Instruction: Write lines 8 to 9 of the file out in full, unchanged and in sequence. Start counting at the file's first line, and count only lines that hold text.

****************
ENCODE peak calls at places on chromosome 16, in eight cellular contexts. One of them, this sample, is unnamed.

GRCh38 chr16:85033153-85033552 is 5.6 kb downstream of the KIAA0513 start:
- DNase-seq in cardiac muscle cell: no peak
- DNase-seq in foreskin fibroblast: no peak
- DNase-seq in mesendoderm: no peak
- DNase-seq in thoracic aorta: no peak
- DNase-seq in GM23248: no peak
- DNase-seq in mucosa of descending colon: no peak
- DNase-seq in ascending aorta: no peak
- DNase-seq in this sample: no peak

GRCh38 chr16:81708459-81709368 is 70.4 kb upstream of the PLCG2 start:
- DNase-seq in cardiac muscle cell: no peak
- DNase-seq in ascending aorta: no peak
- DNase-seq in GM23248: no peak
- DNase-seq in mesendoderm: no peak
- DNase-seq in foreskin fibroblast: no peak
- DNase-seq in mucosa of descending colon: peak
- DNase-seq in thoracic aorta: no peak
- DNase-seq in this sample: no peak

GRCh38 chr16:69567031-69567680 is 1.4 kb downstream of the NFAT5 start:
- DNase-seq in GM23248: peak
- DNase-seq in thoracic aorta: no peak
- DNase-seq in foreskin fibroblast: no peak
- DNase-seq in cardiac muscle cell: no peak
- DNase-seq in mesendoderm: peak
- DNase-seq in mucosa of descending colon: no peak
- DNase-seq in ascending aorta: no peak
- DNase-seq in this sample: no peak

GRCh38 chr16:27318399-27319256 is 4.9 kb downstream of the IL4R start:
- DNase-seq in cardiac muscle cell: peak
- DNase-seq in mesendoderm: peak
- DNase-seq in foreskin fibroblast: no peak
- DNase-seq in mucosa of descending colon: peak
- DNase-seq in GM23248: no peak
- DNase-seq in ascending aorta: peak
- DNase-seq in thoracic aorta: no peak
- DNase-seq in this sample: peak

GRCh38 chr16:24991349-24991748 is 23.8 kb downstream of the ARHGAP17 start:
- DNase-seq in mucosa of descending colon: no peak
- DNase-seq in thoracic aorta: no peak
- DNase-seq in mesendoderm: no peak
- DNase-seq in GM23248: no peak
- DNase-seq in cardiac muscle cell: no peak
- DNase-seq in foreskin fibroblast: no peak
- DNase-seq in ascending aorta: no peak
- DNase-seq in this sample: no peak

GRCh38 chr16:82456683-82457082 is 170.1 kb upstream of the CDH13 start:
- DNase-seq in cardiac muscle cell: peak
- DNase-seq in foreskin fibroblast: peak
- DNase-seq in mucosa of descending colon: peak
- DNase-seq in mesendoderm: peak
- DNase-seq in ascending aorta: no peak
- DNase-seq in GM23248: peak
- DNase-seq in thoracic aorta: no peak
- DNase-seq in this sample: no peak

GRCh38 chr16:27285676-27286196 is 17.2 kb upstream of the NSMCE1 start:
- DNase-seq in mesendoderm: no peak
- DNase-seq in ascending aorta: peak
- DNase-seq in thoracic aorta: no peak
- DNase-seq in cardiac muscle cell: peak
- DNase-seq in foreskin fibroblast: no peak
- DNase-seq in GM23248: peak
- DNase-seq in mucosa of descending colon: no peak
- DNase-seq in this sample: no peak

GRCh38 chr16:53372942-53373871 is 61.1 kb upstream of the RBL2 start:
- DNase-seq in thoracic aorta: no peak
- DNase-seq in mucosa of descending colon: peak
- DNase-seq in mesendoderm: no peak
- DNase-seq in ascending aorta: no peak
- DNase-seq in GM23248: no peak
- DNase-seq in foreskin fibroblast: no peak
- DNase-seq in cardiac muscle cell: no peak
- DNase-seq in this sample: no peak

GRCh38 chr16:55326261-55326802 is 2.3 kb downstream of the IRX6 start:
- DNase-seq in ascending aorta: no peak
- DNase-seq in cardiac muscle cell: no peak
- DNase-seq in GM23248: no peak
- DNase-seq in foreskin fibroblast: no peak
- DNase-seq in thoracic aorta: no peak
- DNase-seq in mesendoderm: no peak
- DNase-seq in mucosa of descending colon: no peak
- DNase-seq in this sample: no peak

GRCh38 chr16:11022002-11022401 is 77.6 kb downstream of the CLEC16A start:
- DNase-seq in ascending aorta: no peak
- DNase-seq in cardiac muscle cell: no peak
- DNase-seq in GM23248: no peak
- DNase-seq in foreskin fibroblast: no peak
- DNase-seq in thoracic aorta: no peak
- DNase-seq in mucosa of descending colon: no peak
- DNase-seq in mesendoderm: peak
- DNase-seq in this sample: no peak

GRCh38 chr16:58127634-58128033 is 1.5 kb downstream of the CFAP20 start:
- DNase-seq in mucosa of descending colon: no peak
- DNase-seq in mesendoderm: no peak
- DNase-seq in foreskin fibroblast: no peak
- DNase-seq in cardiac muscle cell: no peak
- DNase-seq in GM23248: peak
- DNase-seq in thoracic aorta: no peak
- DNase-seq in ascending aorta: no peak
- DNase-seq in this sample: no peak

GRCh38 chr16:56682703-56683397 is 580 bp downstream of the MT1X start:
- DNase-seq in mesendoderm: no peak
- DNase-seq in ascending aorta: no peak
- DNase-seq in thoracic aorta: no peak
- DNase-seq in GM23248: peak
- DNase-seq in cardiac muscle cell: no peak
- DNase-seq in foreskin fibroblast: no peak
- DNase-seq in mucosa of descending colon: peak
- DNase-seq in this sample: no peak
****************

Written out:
- DNase-seq in mucosa of descending colon: no peak
- DNase-seq in ascending aorta: no peak